Baseball shoulder, gymnast wrist, runner’s knee. These are just a few of the labels sports medicine specialists use to describe the increasing number of repetitive-use injuries they see in young children.
April is National Youth Sports Safety Month and sports medicine experts at Johns Hopkins Children’s Center would like to remind parents, coaches and pediatricians that fractures, sprains and concussions are not the only traumas they need to watch out for.
Unlike acute injuries, overuse injuries are more insidious and develop as a result of chronic strain or after a poorly healed old trauma, the Hopkins Children’s experts say.
Amy Valasek, M.D., a pediatric sports medicine expert at Hopkins, says she sees an average of 100 children per month with sports injuries and at least half of the injuries she sees in clinic are caused by repetitive use.
The trend, the Hopkins Children’s specialists believe, is fueled by a combination of factors, including more children specializing in one sport at a younger age, rigorous training regimens, resuming practice before an injury has healed completely and improper injury prevention.
Some 30 million to 45 million U.S. children between the ages of 6 and 18 participate in organized sports, many of whom are involved in specialized, intensive year-round training.
“If the current trend continues, in 30 years we’ll have a crop of adults with serious chronic injuries that require surgery and aggressive treatment,” Valasek says.
Symptoms of repetitive-use injuries include dull aches or pains in the affected area during and/or after activity with or without restricted motion and tenderness to touch. Any pain that lingers for more than three or four days should prompt a visit to the doctor, the experts say.
Children are prone to sport-specific trauma to the growth plates. For example, dancers, skaters and cheerleaders are vulnerable to ankle damage, while baseball and football players tend to injure their shoulders and elbows. Runners suffer shin pain and knee problems, while gymnasts are prone to wrist damage from repetitive weight bearing.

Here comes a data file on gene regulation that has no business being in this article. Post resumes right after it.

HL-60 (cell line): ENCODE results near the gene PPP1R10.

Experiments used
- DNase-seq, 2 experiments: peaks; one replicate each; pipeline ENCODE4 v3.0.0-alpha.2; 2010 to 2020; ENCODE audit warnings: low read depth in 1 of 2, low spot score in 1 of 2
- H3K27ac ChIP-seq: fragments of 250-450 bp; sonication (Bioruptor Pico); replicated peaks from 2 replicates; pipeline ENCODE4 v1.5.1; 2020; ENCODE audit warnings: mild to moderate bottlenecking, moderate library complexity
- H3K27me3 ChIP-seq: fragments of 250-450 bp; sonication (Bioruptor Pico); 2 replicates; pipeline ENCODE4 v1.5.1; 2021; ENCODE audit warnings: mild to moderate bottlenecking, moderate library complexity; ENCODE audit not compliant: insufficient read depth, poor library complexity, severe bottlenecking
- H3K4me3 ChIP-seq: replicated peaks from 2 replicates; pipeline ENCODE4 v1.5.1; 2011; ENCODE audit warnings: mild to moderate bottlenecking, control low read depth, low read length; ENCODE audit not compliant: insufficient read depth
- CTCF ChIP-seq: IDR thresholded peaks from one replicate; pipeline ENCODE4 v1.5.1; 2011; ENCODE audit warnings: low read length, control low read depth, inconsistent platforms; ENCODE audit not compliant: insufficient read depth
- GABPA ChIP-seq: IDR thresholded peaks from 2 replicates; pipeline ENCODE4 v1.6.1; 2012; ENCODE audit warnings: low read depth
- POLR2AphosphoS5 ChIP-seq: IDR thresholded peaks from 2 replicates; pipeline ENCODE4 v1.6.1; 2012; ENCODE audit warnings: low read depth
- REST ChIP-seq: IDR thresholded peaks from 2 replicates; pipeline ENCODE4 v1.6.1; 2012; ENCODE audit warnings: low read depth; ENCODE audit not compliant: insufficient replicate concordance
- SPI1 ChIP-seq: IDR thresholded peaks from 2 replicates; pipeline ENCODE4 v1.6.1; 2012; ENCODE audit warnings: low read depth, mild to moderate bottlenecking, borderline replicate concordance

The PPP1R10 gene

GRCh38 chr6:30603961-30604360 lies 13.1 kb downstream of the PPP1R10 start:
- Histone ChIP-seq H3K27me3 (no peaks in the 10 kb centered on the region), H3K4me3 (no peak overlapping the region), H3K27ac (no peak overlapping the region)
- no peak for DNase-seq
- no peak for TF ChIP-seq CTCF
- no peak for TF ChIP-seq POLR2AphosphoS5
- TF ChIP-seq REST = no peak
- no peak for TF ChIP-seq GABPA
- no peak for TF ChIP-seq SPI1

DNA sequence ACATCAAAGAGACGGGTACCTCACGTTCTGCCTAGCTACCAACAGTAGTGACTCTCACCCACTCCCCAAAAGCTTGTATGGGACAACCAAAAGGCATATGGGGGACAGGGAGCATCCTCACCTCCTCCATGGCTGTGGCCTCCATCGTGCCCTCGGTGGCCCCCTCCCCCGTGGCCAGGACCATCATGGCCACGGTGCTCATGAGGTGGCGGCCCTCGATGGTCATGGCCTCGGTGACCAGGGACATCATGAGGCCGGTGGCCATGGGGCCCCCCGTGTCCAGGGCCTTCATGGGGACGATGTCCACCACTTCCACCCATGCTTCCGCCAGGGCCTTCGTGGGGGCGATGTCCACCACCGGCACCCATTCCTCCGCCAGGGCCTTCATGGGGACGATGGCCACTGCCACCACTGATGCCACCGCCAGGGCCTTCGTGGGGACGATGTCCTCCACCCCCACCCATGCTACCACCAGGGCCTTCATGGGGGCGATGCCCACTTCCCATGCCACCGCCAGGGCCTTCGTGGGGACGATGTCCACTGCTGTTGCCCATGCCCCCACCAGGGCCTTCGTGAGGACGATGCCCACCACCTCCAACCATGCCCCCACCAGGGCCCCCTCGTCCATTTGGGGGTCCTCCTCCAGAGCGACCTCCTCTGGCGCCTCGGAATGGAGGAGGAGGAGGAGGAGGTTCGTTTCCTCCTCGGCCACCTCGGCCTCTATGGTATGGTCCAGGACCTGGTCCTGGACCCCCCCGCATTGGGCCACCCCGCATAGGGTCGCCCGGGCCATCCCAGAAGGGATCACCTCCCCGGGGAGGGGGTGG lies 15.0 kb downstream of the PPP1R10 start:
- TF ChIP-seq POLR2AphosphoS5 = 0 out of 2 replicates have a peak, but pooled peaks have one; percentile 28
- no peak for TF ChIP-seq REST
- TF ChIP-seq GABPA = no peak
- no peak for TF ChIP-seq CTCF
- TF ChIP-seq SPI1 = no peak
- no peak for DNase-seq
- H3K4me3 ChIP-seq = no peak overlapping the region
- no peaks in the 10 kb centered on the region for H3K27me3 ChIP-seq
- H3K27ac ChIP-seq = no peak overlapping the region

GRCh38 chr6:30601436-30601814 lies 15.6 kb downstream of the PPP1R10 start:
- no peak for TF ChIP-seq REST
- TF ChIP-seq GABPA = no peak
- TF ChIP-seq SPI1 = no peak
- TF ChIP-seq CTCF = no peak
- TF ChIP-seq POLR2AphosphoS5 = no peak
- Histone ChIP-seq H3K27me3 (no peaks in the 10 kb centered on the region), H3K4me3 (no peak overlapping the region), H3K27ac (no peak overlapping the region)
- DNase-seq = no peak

Their still-growing bones make young children and preteens more vulnerable to damage from overuse or repeated movements. The typical patient is one who plays multiple seasons of one sport rather than a variety of athletic activities. This is why, the experts advise, it’s essential to avoid specialization in a single sport before age 14.
“The combination of repetitive use and skeletal immaturity puts these youngsters at high risk for injuries, some of them long-lasting, so it is really important that young children have whole-body conditioning and engage in a variety of athletic activities rather than one sport,” Valasek says.
In addition to playing a variety of sports, Valasek recommends no more than five days per week of sport-specific training to allow the body to recover. Gentle warm-ups and whole-body stretches are critical before and after workouts. Taking time to reboot between seasons is also important, she says.
Importantly, Valasek says, pediatricians can play a pivotal role in prevention because they have a captive audience of both parents and children during the now-mandatory pre-participation physical exams.
While prevention is the best treatment, once an injury occurs, rest is critical. But this is a hard group to treat because of the pressure to forge ahead and compete despite pain rather than take time off to heal — a Spartan ethic that can have negative effects on a child’s growing body, Valasek says.
“It’s important to remember that the main reason to engage children in sports is not to turn them into professional athletes, but to condition the whole body in a healthy way and instill a sense of discipline, responsibility and team work.”
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